Electric roll call

4 Mins read

PARDON THE PUN, but it’s almost shocking when you realize that there are now more pure electric vehicles on the market than there are pickups and vans combined.

And you know how crazy Filipinos are about pickups and vans.

Just three years ago, electric vehicles were more a curiosity than a legitimate alternative to an ICE (internal combustion engine) car. The choices then were pretty much the Nissan Leaf (which retailed for just under P2.8 million) and the Porsche Taycan (well, if you need to ask the price…).

Fast-forward a mere three years and, thanks to the EVIDA Law that granted tax breaks to electrified cars, the Nissan Leaf is now just under P1.9 million (a whopping P900,000 price drop) while the Porsche Taycan has been joined by pure EVs from Audi, Lexus, BMW, and Mercedes-Benz — plus a dozen other mainstream brands. You can now bring home a pure EV for under P700,000.

CHALLENGESOf course, the principal issue pertaining to EV ownership — range anxiety — is still there. And while many electric vehicles have impressively long driving range (a fair number can exceed 400 kilometers on a full charge), it is still the severe lack of charging stations that give car buyers pause.

Yes, you can drive a fully charged EV every day for a week for your home-office commute and need to charge it only by the weekend, but people who buy cars would prefer that it be able to take them to a round of golf in Laguna on a whim (without having to calculate if they can make it back) or go on a drive to Baguio and not have to worry about finding an AC outlet as soon as they arrive.

Yes, there is a growing number of charging stations in the malls, but the two or three charging stations in each mall are proving inadequate to charge the fast-growing number of EVs and plug-in hybrid electric vehicles (PHEVs).

I’ve brought EVs and PHEVs to malls and, half the time, all the charging station slots are occupied. For weekends, it’s a totally different matter; they’re almost always full.

There simply should be more charging stations at malls, and also at car parks, office and residential condominiums, and along major thoroughfares (especially along NLEX, SLEX, and other expressways). They don’t even have to be for free (as they are now at the malls).

RELIABILITYEV reliability? The myth about poor electric car reliability has been busted, at least according to data from one of the UK’s leading vehicular breakdown providers.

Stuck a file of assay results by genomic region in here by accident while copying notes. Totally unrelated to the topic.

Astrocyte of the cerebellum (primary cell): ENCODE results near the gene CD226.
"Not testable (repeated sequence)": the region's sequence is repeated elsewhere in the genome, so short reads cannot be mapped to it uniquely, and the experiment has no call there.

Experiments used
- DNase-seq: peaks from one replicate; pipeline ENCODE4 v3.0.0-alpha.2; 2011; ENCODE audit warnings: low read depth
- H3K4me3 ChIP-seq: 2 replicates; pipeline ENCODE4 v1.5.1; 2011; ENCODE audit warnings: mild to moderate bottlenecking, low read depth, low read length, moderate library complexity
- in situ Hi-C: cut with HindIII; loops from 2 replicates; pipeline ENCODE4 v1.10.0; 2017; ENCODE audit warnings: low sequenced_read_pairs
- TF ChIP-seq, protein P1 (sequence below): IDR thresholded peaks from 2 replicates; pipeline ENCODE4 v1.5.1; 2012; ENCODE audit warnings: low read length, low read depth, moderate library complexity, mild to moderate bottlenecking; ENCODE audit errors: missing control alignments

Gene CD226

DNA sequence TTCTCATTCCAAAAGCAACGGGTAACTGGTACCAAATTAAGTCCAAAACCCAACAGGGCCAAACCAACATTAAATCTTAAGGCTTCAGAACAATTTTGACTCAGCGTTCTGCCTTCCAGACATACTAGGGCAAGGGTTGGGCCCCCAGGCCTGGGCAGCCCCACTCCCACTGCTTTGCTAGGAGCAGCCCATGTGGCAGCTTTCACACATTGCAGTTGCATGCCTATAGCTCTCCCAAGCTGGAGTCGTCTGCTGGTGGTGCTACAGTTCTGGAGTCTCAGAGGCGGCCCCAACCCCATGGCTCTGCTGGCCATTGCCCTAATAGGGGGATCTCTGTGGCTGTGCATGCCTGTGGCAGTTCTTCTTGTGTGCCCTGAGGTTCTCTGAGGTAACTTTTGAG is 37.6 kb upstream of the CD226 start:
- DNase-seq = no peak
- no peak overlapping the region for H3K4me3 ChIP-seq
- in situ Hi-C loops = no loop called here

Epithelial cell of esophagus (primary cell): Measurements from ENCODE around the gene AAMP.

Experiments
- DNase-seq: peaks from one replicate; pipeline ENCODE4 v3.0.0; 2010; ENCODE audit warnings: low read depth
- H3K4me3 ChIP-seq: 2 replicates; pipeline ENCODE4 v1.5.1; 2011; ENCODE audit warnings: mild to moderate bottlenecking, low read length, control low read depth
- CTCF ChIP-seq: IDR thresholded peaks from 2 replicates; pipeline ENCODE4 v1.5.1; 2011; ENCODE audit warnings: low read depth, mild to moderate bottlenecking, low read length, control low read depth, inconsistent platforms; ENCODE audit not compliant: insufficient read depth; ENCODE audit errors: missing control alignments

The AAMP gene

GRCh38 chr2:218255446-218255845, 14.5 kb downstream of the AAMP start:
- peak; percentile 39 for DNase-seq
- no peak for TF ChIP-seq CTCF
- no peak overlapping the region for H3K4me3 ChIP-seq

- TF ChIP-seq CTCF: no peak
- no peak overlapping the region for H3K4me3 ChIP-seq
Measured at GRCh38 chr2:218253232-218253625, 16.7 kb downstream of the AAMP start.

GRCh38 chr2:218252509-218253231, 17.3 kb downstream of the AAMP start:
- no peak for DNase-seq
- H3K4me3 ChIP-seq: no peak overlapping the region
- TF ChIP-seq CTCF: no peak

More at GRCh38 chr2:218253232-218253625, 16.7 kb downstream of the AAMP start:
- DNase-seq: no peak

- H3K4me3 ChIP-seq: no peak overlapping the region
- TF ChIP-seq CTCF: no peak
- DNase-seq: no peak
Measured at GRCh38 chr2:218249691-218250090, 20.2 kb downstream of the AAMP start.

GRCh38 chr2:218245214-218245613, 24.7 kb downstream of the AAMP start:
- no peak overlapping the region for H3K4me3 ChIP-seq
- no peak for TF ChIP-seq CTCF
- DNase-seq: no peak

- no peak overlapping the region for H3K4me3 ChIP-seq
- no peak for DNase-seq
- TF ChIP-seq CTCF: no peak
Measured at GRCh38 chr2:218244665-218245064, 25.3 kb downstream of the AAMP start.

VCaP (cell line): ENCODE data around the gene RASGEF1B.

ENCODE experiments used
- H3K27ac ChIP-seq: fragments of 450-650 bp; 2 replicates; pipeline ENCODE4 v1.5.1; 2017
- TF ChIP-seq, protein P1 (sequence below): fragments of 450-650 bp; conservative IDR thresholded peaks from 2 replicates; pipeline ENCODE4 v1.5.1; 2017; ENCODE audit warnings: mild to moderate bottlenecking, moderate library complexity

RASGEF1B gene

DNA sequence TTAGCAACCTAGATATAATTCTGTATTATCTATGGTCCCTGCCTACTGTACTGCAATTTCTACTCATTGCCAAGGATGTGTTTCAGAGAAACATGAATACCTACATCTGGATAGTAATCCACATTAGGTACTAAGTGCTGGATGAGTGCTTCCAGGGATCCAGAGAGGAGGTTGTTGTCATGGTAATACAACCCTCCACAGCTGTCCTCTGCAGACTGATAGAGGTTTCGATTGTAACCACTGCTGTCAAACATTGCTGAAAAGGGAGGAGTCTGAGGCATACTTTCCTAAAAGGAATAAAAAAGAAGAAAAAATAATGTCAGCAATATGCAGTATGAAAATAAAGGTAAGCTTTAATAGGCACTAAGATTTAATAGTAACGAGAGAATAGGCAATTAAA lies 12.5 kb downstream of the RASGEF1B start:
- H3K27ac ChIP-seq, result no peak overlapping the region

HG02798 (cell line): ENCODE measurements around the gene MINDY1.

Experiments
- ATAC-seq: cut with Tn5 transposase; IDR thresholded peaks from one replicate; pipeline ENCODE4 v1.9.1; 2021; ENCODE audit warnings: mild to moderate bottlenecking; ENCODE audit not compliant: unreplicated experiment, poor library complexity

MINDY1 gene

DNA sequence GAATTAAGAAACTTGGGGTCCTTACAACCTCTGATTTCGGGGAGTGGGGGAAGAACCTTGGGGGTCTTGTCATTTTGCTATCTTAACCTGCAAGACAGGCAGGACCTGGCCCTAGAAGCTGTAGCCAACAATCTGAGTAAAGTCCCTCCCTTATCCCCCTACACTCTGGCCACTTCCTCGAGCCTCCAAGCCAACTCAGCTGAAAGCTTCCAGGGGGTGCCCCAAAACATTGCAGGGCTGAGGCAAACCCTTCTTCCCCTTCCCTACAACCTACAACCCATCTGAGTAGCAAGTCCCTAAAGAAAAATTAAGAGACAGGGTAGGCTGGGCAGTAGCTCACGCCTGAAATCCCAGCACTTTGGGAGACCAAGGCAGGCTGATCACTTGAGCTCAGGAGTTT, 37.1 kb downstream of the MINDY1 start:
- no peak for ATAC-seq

Contrary to common perceptions, EVs are 59% less likely to require a breakdown emergency call than ICE vehicles, at least based on UK statistics.

“Our figures show electric cars ranging from new to 10 years old are 59% less prone to breakdowns than ICE cars,” said UK firm Start Rescue Managing Director Lee Puffett. “This might surprise some motorists, but with more than a million EVs now on the UK’s roads it shows drivers can choose an EV, confident that they are less likely to be stranded at the roadside.”

Puffett added: “The hurdle to buying an EV of any age is more psychological than real for most buyers looking to make the switch from ICE to electric power. EV batteries are not like the ones in your mobile phone or laptop — they retain far more of their charge capacity to give you plenty of driving range. However, you still need to look after the 12-volt battery to avoid one of the most common causes of call-outs.”

An EV’s 12-volt battery, very similar to the one you’ll find in a regular ICE car, performs the same functions as in petrol and diesel cars, such as powering the dashboard electronics, which enable the vehicle to start, as well as supplying electricity for the power door locks, lights, wipers, power windows, power seats, the sunroof, and the infotainment system.

The good news, from Start Rescue’s own data, is that EVs are less likely to suffer from a dead battery emergency call than petrol or diesel cars. For EVs, this accounts for 23.7% (just under one out of four) of call-outs compared to 29.7% (one out of three) for petrol and diesel. Regular use keeps the 12-volt battery in good condition and avoids breakdown emergency calls as EVs still need this system to open the doors and start.

WHO’S SELLING WHAT?So what are the pure electric cars on the market now? Here they are (and their various models) in alphabetical order:

There are now 16 automotive brands that purvey (or will soon bring in) 32 different models of pure electric vehicles. And that’s not even counting the individual variants. I added Foton’s Tornado EV light truck as it was the first fully electric truck to hit the local market.

No less than six luxury brands offer full EVs while 10 mass-market brands are currently offering (or are planning to release) them soon. Prices range from a low of P699,000 for the Jetour Ice Cream (100kph top speed and 170-km driving range) to a more mainstream P1,468,888 for the MG 4 EV all the way to over P4 million (and in some cases, way over P4 million) for the luxury brands. And there are several more new EVs expected to debut in next month’s Manila International Auto Show (MIAS 2024).

All of this bodes well for the future of electrified mobility in the country. More choices are always good. We just need the government and big business to get the ball rolling faster. The age of noiseless and smoke-free urban centers might yet be realized in our lifetime.